|Manufacturer||Curtiss Aeroplane and Motor Company|
|First flight||September 1935|
|Primary user||U.S. Army Air Corps|
|Developed into||A-18 Shrike|
The Curtiss XA-14 was a 1930s United States airplane, the first multi-engine attack aircraft tested by the United States Army Air Corps. Carrying a crew of two, it was as fast as the standard pursuit aircraft in service at the time.
Design and developmentEdit
Originally built as an in-house venture as the Curtiss Model 76, powered by two experimental Wright XR-1510 radial engines, flight testing was sufficiently impressive that after the USAAC appraisal the Model 76 was returned to Curtiss and fitted with two 775 hp (578 kW) Wright R-1670-5 Cyclone engines with constant-speed propellers. This configuration was accepted by the Army with the designation XA-14. It had standard Army markings with the serial number 36-146.
The Model 76 was of all-metal construction with an oval section semimonocoque fuselage, described as "pencil slim". The XA-14 was extensively tested, at one stage being fitted with a 37 mm (1.46 in) nose cannon.
Data from USAF MuseumGeneral characteristics
- Crew: two
- Length: 40 ft 3 in (12.3 m)
- Wingspan: 59 ft 5 in (18.11 m)
- Height: 10 ft 9 in (3.3 m)
- Max. takeoff weight: 11,750 lb (5,330 kg)
- Powerplant: 2 × Wright R-1670-5 radials, 775 hp (578 kW) each
- Maximum speed: 254 mph (221 kn, 409 km/h)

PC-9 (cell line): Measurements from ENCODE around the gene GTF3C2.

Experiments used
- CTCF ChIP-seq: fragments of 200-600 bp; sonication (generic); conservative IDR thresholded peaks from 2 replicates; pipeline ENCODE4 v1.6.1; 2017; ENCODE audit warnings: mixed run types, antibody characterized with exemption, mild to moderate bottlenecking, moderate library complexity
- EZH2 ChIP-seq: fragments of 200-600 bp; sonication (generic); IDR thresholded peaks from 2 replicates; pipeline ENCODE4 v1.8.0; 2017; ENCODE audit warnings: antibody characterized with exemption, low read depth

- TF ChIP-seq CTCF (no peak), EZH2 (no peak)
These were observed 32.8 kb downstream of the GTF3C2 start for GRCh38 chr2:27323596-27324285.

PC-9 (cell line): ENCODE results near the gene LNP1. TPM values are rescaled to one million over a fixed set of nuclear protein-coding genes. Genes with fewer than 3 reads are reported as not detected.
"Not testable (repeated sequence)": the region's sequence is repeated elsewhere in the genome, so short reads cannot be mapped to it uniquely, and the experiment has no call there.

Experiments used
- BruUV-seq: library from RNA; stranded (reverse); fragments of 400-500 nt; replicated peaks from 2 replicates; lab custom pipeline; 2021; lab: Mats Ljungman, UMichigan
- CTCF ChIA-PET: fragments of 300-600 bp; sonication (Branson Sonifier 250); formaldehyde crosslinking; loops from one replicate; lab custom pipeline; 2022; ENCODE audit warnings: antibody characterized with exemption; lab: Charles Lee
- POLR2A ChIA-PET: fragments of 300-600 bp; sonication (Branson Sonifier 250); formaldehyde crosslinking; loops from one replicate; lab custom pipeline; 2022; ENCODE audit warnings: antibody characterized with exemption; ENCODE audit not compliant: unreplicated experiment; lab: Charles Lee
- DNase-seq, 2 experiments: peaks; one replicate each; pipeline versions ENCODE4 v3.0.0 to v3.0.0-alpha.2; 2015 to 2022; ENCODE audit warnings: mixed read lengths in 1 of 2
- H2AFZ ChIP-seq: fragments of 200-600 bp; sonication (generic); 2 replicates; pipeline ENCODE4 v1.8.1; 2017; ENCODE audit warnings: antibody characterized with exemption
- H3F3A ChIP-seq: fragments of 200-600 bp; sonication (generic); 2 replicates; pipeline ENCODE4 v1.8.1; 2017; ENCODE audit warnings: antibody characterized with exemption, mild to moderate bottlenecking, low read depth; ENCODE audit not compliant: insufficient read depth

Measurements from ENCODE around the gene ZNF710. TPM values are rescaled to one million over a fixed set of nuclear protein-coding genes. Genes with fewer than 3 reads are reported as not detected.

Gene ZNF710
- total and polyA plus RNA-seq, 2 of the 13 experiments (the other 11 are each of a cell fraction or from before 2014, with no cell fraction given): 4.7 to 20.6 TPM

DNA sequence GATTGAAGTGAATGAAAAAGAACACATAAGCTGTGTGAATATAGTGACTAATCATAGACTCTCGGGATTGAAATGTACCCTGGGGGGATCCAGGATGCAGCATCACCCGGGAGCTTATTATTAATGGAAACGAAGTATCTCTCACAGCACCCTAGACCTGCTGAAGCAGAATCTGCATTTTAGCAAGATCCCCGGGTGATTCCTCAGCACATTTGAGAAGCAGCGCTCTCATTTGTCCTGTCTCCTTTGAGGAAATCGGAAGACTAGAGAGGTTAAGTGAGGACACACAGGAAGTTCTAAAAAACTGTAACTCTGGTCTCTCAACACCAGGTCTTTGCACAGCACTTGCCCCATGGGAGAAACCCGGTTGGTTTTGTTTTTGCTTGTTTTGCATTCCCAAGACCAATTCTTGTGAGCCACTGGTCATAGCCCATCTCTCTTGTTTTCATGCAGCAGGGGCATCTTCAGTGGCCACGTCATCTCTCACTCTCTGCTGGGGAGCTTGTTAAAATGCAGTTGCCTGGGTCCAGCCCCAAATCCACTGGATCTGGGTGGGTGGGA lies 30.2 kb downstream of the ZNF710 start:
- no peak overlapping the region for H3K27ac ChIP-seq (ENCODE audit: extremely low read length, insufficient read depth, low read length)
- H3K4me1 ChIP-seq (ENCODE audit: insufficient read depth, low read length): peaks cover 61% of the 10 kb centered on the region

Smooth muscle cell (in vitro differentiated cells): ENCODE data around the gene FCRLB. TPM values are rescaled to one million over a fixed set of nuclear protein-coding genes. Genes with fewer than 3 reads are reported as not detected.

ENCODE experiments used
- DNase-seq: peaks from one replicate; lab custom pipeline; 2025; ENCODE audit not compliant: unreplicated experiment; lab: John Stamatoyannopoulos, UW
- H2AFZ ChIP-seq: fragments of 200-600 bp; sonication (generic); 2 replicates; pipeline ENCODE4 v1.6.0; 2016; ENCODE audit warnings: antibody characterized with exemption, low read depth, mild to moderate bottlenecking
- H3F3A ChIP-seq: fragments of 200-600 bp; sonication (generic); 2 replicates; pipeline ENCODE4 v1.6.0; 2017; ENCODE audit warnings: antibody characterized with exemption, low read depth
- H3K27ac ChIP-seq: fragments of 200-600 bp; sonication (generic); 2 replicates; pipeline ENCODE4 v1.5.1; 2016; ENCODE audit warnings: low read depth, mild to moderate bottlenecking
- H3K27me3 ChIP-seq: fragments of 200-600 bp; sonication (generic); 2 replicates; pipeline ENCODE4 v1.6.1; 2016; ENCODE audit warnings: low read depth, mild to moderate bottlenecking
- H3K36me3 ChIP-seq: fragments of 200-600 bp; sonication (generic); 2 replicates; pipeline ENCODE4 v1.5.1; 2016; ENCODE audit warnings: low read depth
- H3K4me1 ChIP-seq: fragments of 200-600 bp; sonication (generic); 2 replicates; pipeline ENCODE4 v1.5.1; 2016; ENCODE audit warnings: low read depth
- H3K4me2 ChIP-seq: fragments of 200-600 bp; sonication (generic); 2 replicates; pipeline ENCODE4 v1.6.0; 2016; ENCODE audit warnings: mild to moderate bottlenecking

- Range: 825 mi (717 nmi, 1,328 km)
- Service ceiling: 27,100 ft (8,260 m)</ul>Armament
- 4 × .30 in (7.62 mm) M1919 Browning machine guns forward-firing
- 1 × .30 in (7.62 mm) machine gun aft-firing
- 650 lb (295 kg) bombs in internal bay
|Wikimedia Commons has media related to Curtiss military planes.|
- Eden, Paul and Soph Moeng, eds. The Complete Encyclopedia of World Aircraft. London: Amber Books Ltd., 2002. ISBN 0-7607-3432-1.
- Fahey, James C. U.S. Army Aircraft 1908-1946. New York: Ships and Aircraft, 1946.
- Fitzsimons, Bernard, ed. The Illustrated Encyclopedia of the 20th Century Weapons and Warfare, Vol. 21. London: Purnell & Sons Ltd. 1967/1969. ISBN 0-8393-6175-0.
- Swanborough, F. Gordon and Peter M. Bowers. United States Military Aircraft Since 1909. New York: Putnam, 1964. ISBN 0-85177-816-X.
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